Tag Archives: pollinator conservation

New pollinator conservation planning services!

bee-habitat-planning

Over the last decade my personal mission in life has slowly evolved into one that is two-fold. One the one hand I’m dedicated to sustainability and all that word encompasses: sustainable energies and industries, sustainable living, sustainable communities─and especially sustainable food systems. On the other hand, and perhaps just a little overzealously─is the part of me which is committed to pollinator… Read more »

2016 Year-End Review

runamuk-apiary-bees-on-a-hive

A full rotation of the Earth around the sun has brought us once again to the end of the calendar year. It’s been a busy year for Runamuk, with some ups and some downs too, and some life altering moments. Before we shift our focus to 2017 and all that the new year may bring our way I’d like to take… Read more »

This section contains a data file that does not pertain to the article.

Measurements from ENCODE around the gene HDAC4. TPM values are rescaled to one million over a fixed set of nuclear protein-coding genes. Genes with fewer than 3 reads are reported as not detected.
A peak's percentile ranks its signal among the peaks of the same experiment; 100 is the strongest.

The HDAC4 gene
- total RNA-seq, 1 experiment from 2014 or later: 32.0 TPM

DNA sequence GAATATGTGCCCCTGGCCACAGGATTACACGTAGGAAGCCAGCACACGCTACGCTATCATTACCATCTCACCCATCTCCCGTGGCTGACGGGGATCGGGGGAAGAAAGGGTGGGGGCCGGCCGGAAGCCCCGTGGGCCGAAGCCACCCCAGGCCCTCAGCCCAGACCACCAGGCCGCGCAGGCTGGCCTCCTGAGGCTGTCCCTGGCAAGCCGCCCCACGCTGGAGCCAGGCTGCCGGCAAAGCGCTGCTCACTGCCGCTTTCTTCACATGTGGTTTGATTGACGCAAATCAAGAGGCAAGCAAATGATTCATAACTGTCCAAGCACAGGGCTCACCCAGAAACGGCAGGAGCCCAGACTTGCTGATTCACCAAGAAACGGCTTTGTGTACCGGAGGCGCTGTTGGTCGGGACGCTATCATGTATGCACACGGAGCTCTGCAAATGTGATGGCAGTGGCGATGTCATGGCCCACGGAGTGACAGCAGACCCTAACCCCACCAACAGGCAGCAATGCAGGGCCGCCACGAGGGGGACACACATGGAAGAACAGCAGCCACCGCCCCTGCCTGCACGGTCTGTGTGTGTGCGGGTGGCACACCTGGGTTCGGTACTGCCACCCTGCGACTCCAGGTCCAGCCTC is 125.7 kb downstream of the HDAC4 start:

Putting the buzz in Johnny’s catalog

2017-johnny's-selected-seeds-catalog

It’s at this time of year─when the growing season for most farmers and gardeners is behind us and the world has become brown and drab, the days are short and the dark of night stretches long as winter descends upon us in full force─that we look forward to receiving all of the vibrant seed catalogs in our mailboxes. Those catalogs generate… Read more »

Success at the Common Ground Fair

honeybee on royal hybrid

Saturday, September 24th, was the day of my big talk over at MOFGA’s Common Ground Fair in Unity, Maine. In the weeks leading up to the fair I’d spent the majority of my time packing, and immediately following the fair I launched into the #greatfarmmove so there really wasn’t time to share the story of that day’s events. However, I… Read more »

Talking pollinators at the Common Ground Fair

pollinator-conservation-in-agriculturefi